From a production standpoint, Iafallo is among Hoffman and Hall as having a just-OK season with 24 points in 38 games, at about a 50-point season-long pace.

While not being an analytics darling, Iafallo is a good depth player that should easily exceed the price Toronto would have to pay to acquire him.

There was a long and painful period where Mike Babcock was coaching the Maple Leafs. I choose to forget those times, but thinking about Luke Glendening and the constant, baseless linking him with Toronto that happened has brought me back there.

Since he’s on TSN’s list, I’m requiring myself to talk about him, but I’ll keep it brief.

Player Season Team GP TOI CF% xGF% CF/60 CA/60 xGF/60 Sh% Sv%
Luke Glendening 17-18 DET 69 700.42 44.1 47.54 46.57 59.02 2.02 5.22 90.49
Luke Glendening 18-19 DET 78 996.58 41.97 42.13 46.07 63.7 2.02 10.03 93.14
Luke Glendening 19-20 DET 60 708.3 40.22 38.21 40.58 60.3 1.51 3.37 88.17
Luke Glendening 20-21 DET 40 465.32 43.91 43.08 44.87 57.32 1.64 8.6 93.49

Glendening is bad and the Leafs shouldn’t acquire him. How’s that for brief?

Granlund is a player that Toronto has been linked to a little bit in this most recent trade deadline season, and an apparent handshake deal between Toronto and Nashville to be executed on deadline day has been rumoured, but I doubt that there’s substance to it.

That said, Granlund is a decently affordable player at $3.75M and could be good depth, especially if he comes along with Mattias Ekholm, who is the best defender on the market right now by a healthy margin.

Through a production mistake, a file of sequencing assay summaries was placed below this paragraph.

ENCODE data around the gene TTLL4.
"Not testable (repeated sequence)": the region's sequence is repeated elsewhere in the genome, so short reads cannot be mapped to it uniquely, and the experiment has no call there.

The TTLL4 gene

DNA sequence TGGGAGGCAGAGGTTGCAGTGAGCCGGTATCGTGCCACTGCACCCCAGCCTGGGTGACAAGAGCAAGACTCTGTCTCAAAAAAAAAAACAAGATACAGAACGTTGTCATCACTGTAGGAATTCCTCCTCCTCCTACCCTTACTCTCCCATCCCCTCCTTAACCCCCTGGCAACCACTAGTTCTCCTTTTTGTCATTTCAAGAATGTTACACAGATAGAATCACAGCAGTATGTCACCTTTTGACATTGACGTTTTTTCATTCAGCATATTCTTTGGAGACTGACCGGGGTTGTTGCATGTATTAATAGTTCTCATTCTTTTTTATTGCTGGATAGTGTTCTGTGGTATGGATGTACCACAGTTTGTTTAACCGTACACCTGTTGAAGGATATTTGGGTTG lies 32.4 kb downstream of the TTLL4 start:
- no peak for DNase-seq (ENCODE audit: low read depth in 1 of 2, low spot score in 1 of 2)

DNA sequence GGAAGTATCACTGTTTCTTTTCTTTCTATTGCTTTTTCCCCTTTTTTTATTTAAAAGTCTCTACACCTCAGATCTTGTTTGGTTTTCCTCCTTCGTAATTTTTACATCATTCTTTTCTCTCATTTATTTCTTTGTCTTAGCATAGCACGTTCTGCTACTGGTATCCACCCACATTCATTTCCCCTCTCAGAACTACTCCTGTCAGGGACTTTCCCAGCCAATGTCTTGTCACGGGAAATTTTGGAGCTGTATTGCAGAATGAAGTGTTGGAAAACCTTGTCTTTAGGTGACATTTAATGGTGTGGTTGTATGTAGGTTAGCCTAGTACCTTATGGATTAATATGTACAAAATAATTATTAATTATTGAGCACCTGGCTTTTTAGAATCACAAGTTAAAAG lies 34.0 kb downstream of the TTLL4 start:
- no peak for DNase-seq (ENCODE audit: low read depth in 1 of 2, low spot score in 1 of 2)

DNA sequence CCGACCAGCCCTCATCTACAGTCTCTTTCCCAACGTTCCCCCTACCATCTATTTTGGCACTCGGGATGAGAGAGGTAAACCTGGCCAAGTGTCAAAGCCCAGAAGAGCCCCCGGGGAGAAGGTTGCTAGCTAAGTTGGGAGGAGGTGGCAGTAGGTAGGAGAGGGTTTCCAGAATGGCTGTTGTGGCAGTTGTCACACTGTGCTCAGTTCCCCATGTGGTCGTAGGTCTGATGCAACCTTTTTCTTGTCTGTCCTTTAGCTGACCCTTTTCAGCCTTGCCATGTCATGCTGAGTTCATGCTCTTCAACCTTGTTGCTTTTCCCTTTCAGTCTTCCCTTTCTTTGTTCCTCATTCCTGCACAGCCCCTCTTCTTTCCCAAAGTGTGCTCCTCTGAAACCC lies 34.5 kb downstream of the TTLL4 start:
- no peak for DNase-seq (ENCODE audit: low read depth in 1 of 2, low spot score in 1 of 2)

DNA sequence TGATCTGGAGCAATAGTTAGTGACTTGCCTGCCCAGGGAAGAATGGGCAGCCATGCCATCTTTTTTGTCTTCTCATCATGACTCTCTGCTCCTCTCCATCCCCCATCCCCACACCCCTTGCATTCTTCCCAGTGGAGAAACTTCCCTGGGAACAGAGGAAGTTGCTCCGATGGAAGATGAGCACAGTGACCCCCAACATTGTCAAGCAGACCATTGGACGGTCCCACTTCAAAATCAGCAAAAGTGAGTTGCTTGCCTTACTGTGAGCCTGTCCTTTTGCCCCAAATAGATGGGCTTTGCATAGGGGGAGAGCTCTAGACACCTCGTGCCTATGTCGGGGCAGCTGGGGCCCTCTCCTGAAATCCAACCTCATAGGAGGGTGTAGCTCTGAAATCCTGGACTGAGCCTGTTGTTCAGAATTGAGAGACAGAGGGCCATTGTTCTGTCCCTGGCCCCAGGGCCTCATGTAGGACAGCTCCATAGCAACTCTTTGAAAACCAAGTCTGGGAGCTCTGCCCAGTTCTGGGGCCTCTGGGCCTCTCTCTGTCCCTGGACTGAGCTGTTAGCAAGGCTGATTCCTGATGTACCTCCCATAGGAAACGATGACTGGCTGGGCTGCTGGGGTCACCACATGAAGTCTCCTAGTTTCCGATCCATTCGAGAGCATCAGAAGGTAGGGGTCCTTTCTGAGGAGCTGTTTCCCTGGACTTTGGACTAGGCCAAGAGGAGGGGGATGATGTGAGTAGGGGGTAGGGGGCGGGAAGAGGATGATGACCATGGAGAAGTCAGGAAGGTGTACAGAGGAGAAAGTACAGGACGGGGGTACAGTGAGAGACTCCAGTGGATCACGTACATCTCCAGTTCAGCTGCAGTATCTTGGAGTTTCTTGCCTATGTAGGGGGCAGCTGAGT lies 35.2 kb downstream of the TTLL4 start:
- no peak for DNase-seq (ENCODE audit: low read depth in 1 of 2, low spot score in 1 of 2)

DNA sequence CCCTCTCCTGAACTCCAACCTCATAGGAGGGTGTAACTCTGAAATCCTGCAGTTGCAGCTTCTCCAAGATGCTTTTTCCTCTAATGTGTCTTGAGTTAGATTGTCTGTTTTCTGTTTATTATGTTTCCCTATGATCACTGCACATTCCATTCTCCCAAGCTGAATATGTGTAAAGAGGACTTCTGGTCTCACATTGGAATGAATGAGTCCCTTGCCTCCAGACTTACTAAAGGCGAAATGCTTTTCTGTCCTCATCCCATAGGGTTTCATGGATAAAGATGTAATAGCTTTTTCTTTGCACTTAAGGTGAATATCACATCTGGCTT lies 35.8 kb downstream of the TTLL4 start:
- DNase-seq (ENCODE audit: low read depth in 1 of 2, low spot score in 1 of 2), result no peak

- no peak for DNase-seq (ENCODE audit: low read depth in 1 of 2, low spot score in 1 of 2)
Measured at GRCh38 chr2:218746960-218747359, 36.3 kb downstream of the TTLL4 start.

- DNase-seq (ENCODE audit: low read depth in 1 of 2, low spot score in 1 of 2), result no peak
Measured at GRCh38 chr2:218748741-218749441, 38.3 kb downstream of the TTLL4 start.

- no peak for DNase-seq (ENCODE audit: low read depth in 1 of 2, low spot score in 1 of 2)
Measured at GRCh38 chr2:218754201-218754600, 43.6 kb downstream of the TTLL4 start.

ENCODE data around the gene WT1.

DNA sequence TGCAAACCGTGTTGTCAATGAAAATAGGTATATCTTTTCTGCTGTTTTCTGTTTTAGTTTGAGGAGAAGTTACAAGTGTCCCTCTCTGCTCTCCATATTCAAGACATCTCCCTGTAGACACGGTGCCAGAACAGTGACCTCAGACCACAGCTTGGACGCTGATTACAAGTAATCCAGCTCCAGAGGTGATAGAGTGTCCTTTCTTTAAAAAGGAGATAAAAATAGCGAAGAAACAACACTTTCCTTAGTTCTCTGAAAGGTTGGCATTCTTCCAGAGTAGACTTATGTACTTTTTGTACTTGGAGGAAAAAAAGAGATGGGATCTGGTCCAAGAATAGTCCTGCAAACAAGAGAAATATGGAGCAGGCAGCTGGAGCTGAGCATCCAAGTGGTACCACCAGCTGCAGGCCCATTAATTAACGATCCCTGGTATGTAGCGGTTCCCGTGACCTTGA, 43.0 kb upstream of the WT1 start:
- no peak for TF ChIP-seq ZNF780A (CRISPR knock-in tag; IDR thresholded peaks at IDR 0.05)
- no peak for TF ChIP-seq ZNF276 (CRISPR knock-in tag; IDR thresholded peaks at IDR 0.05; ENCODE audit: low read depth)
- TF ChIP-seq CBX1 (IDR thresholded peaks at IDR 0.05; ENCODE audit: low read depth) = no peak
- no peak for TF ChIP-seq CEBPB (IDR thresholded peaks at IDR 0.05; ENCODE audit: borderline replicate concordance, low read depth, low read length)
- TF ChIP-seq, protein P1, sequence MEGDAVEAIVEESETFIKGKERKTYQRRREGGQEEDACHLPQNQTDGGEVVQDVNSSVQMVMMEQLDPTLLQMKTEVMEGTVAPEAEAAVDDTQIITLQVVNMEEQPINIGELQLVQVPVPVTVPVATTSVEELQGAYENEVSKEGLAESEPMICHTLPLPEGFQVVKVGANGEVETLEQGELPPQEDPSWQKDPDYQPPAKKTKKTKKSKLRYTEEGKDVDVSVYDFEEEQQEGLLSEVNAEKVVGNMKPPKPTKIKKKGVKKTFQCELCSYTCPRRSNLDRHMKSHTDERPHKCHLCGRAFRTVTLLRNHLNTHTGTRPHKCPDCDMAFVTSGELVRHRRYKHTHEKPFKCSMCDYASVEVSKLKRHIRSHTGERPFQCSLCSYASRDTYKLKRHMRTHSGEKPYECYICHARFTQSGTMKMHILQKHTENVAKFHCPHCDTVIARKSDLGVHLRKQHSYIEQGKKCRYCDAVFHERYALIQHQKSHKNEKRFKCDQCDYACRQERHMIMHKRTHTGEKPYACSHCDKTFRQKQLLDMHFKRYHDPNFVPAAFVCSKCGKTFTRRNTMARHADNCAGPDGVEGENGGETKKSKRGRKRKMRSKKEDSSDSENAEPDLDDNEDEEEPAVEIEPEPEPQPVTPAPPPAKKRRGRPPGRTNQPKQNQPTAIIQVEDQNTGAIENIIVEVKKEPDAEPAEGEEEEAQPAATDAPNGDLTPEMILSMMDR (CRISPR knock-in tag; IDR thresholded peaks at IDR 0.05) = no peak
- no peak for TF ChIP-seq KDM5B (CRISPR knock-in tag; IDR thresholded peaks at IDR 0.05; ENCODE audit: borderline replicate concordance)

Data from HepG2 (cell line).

From the previous post I did, Granlund’s xGAR is pretty marginal, and he is actually hindering his team compared to a replacement player when it comes to GAR. Expanding out a little further, here is the stats table similar to others.

Player Season Team GP TOI CF% xGF% CF/60 CA/60 xGF/60 xGA/60 Sh% Sv%
Mikael Granlund 17-18 MIN 77 1032.37 50.4 59.65 56.38 55.48 2.63 1.78 8.83 92.57
Mikael Granlund 18-19 MIN/NSH 79 1117.33 51.18 55.84 60.14 57.36 2.6 2.05 6.2 93.1
Mikael Granlund 19-20 NSH 63 870.9 51.8 51.34 60.55 56.33 2.45 2.32 7.3 91.32
Mikael Granlund 20-21 NSH 37 493.12 50.63 50.35 57.06 55.65 2.46 2.43 6.5 94.49

Granlund’s underlying numbers have been pretty good, but his production is really suffering at just 17 points in 37 games. That’s likely why his GAR is faltering, but his xGAR is okay. Regardless, I think there are better players that the Leafs can spend their assets on, but Granlund is one who I wouldn’t wholly oppose.

Laughton is having a stellar season for Philadelphia, as evidenced by his GAR and xGAR numbers in the previous post. He just barely missed the cutoff for what I defined as undervalued, which was xGAR exceeding GAR by 1.0 or more.